Extreme Heat

  • A heat vulnerability assessment uses available data to quantify and map the heat risk throughout the community. This data can then be used to address the risk. 

  • A heat response plan can include strategies and procedures to respond to extreme heat-related emergencies.
  • A key component is cooling centers and access to them for vulnerable populations.
  • Plans could also include other measures (or “non-emergency measures”) such as increasing the availability and affordability of air conditioning, encouraging or requiring heat-sensitive building techniques such as green or white roofs, increasing tree coverage, and addressing urban heat islands.

  • As summertime temperatures rise, the rate of ground-level ozone formation, or smog, increases. By lowering temperatures, urban heat island mitigation strategies can help reduce ground-level ozone concentrations. Many cities and counties are struggling to attain National Ambient Air Quality Standards, particularly for ground-level ozone. Most of these areas have adopted a wide range of emission control strategies on traditional air pollution sources and are seeking innovative ways to further reduce air pollution levels. Communities are considering urban forestry and cool roofs, in particular, as technologies that can help them reach attainment.

  • Outreach and education can help build awareness of heat island risks and establish a foundation for action.

  • Building Codes
    • Building codes are regulations adopted by local and state governments that establish standards for construction, modification, and repair of buildings and other structures. An energy code is a portion of the building code that relates to energy usage and conservation requirements and standards. Some cities and states have begun including cool roofing in their building codes because of its potential to save energy, particularly during peak loads.
  • Procuring cool technologies for municipal buildings
    • Since state and local governments usually put construction work and material supplies out for bid, they can revise bid specifications to include cool and green infrastructure such as green roofs, cool coatings on pavement, pervious pavement, trees, parking lot shading requirements.
  • Comprehensive plans, sometimes called general plans in California and other states, are adopted by a legislative body of a local government, and set forth policies, goals, and objectives to direct development and conservation that occurs within its planning jurisdiction. They generally have a broad scope and long-term vision. Design guidelines provide a connection between general planning policies and implementing regulations, such as zoning codes and subdivision regulations. Design guidelines convey a sense of the preferred quality for a place by being descriptive and suggestive.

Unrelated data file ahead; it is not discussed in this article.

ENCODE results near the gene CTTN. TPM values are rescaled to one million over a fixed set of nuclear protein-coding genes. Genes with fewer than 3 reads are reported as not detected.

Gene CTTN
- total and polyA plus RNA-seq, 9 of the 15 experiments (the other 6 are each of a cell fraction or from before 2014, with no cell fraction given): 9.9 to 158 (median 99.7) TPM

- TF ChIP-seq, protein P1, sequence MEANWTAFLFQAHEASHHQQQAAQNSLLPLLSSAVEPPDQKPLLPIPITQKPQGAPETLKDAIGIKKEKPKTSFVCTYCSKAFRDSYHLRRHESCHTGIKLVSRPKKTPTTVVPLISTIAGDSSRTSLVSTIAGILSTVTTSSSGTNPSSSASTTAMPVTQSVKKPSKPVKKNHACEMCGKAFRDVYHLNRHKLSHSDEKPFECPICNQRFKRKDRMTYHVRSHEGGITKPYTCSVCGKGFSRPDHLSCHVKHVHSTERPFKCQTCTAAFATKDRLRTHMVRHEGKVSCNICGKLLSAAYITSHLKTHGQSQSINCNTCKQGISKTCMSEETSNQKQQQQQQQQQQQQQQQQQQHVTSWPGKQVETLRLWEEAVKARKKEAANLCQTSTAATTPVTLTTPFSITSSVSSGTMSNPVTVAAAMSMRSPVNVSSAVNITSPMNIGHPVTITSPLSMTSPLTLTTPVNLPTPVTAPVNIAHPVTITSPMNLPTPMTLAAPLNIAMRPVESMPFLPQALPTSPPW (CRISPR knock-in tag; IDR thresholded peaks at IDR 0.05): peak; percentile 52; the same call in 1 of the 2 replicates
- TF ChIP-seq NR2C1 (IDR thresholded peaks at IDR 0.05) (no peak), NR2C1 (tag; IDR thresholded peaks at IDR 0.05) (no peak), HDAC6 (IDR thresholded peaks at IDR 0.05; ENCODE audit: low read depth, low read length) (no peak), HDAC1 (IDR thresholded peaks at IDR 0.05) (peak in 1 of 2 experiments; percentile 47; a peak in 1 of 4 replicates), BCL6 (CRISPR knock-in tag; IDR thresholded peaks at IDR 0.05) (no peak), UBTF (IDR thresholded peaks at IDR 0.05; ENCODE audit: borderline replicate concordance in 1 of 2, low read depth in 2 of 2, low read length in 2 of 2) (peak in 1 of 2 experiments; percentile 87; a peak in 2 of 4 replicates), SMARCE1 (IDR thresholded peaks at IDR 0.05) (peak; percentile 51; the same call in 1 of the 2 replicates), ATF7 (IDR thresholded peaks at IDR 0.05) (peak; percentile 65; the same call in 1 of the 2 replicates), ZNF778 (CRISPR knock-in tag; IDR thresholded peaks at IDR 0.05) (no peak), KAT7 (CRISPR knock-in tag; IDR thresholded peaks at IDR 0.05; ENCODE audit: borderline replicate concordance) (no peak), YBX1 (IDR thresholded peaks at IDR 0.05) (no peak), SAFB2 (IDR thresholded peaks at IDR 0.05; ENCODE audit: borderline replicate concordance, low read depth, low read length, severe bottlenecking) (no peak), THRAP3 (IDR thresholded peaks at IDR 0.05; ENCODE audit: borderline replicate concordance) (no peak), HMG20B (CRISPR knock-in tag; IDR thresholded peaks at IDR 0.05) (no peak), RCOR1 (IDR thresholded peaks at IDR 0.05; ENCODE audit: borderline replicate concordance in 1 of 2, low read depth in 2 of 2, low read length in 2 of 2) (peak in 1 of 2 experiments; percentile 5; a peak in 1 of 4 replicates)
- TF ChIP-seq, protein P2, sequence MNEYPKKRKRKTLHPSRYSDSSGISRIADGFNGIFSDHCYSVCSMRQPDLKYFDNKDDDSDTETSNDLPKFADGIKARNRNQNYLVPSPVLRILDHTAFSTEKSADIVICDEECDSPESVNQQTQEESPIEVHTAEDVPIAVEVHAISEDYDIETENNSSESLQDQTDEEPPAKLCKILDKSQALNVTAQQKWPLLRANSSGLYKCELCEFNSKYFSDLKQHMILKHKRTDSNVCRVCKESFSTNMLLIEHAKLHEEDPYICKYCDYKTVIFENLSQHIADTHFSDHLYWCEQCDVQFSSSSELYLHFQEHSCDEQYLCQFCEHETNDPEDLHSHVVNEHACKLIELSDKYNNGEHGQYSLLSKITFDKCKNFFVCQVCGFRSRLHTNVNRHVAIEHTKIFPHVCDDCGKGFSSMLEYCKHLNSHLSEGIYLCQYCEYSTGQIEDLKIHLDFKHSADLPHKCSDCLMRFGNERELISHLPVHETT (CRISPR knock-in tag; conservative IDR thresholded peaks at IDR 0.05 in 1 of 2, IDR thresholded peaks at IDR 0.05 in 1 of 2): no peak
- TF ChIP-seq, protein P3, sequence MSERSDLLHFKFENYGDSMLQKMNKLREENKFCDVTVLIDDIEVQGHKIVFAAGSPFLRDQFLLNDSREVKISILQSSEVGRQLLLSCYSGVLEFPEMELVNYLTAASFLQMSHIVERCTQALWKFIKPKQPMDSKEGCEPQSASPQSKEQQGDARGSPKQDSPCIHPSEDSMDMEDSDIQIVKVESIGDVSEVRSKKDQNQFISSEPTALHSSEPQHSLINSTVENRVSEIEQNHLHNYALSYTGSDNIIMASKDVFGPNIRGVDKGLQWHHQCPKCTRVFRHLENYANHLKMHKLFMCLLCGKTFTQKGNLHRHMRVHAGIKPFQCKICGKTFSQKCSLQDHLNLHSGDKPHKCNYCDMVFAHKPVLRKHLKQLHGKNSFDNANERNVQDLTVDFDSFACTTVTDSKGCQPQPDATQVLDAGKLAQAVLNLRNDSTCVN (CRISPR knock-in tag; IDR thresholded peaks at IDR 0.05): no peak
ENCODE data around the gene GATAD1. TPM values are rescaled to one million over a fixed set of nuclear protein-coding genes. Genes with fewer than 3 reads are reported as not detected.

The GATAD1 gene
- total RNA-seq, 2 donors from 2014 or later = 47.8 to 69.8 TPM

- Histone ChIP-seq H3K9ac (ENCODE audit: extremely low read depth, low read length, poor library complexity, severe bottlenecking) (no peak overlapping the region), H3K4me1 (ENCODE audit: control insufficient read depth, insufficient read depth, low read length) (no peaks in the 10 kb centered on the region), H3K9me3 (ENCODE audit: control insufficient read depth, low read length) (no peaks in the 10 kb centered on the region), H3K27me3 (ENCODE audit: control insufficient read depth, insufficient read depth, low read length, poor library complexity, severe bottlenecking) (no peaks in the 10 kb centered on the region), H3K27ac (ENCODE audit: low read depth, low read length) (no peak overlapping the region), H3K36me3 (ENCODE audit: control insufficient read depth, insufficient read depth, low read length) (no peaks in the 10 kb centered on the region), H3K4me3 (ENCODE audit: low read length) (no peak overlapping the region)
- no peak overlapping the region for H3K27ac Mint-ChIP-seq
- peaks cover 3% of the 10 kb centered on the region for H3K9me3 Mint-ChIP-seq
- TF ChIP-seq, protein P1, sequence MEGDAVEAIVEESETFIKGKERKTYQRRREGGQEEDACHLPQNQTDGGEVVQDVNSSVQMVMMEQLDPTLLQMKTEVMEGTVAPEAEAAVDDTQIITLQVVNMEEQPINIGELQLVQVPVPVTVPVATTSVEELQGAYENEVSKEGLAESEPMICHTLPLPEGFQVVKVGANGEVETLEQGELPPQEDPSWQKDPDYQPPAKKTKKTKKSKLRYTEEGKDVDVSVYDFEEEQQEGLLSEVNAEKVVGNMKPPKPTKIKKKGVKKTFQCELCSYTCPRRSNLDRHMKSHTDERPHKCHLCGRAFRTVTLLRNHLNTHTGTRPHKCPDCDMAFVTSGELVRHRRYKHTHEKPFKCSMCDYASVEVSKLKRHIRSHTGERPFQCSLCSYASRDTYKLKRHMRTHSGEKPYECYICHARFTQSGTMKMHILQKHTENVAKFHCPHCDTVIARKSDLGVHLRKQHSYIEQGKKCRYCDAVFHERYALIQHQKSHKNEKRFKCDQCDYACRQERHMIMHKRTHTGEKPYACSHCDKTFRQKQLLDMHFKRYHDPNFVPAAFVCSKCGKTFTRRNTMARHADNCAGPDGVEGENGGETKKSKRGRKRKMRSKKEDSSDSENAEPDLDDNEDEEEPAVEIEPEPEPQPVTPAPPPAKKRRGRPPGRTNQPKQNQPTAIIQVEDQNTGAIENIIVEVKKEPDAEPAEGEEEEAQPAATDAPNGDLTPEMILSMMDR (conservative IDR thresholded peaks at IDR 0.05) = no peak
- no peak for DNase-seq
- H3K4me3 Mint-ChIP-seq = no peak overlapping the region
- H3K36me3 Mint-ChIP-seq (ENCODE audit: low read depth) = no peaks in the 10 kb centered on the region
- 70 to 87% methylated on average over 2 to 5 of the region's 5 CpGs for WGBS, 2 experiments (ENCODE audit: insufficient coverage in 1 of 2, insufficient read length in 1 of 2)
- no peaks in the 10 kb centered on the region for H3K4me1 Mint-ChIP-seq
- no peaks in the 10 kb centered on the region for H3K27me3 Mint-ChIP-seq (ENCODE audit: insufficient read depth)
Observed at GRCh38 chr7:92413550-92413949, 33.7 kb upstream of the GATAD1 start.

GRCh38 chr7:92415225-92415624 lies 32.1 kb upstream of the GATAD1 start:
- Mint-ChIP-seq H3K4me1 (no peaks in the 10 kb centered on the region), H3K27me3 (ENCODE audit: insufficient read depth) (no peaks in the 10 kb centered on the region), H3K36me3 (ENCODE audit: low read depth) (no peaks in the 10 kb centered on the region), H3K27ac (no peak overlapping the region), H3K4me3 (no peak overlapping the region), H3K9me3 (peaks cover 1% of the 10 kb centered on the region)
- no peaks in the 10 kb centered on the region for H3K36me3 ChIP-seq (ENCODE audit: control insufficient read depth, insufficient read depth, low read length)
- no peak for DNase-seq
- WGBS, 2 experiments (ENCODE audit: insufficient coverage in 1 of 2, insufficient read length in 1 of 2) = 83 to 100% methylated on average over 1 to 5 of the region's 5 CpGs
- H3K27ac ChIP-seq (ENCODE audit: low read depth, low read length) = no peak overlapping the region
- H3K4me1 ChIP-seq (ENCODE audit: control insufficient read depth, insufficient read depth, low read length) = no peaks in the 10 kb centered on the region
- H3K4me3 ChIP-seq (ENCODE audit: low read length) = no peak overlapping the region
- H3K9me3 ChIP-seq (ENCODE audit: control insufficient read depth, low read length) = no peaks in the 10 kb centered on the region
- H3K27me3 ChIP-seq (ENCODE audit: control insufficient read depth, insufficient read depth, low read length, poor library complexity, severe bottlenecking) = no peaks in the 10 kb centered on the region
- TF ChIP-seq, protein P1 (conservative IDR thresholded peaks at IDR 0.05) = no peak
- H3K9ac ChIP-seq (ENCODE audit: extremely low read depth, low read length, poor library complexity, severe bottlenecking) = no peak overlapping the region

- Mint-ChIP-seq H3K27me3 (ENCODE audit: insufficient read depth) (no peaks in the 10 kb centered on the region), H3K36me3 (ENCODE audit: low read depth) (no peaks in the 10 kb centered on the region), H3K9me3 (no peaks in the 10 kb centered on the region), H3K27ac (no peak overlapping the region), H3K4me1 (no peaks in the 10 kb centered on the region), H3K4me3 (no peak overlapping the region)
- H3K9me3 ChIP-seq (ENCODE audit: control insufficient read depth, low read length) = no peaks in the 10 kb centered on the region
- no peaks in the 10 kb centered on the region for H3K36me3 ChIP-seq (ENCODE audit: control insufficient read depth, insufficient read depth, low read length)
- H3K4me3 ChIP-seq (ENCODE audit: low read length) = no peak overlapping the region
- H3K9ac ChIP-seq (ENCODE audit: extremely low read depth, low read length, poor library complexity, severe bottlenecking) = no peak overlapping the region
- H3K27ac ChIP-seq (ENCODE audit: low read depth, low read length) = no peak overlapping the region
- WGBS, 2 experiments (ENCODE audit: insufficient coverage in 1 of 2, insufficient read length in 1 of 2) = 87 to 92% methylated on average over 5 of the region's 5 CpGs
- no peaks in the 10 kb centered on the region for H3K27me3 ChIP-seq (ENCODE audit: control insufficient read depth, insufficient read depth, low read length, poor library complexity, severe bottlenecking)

• Zoning Codes
    • These regulations generally dictate function for an area, building height and bulk, population density and parking requirements. Zoning codes can also promote heat island mitigation strategies in various ways. For example, cities such as Sacramento have adopted parking lot shading requirements as part of their zoning codes.
  • Green building codes and standards
    • Green building initiatives place a high priority on human and environmental health and resource conservation over the life cycle of a building. Many local, state and federal governments have adopted green building programs, or standards, that capture heat island reduction strategies.
  • Weatherization Programs
    • Weatherization usually involves making the homes of qualifying residents, generally low-income families, more energy efficient at no cost to the residents. States use weatherization funds provided by the U.S. Department of Energy (DOE) Weatherization Assistance Program to help recipients cover heating bills and invest in energy efficiency actions that lower costs. States can also use the funds to install cooling efficiency measures, such as screening and shading devices.

CDC Building Resilience Against Climate Effects

The following resources are provided by the Centers for Disease Control and Prevention. Learn more about the BRACE framework.

  1. Anticipate Climate Impacts and Assessing Vulnerabilities
    Identify the scope of climate impacts, associated potential health outcomes, and populations and locations vulnerable to these health impacts.
  2. Project the Disease Burden
    Estimate or quantify the additional burden of health outcomes associated with climate change.
  3. Assess Public Health Interventions
    Identify the most suitable health interventions for the identified health impacts of greatest concern.
  4. Develop and Implement a Climate and Health Adaptation Plan
    Develop a written adaptation plan that is regularly updated. Disseminate and oversee implementation of the plan.
  5. Evaluate Impact and Improve Quality of Activities
    Evaluate the process. Determine the value of information attained and activities undertaken.

Source Documents

These strategies are adapted from the following existing website: U.S. Environmental Protection Agency, Centers for Disease Control and Prevention, and other federal resources. Please view these strategies in the context provided by the primary source document:

Other Federal Resources:

Other potential adaptation strategies are available from industry organizations, including: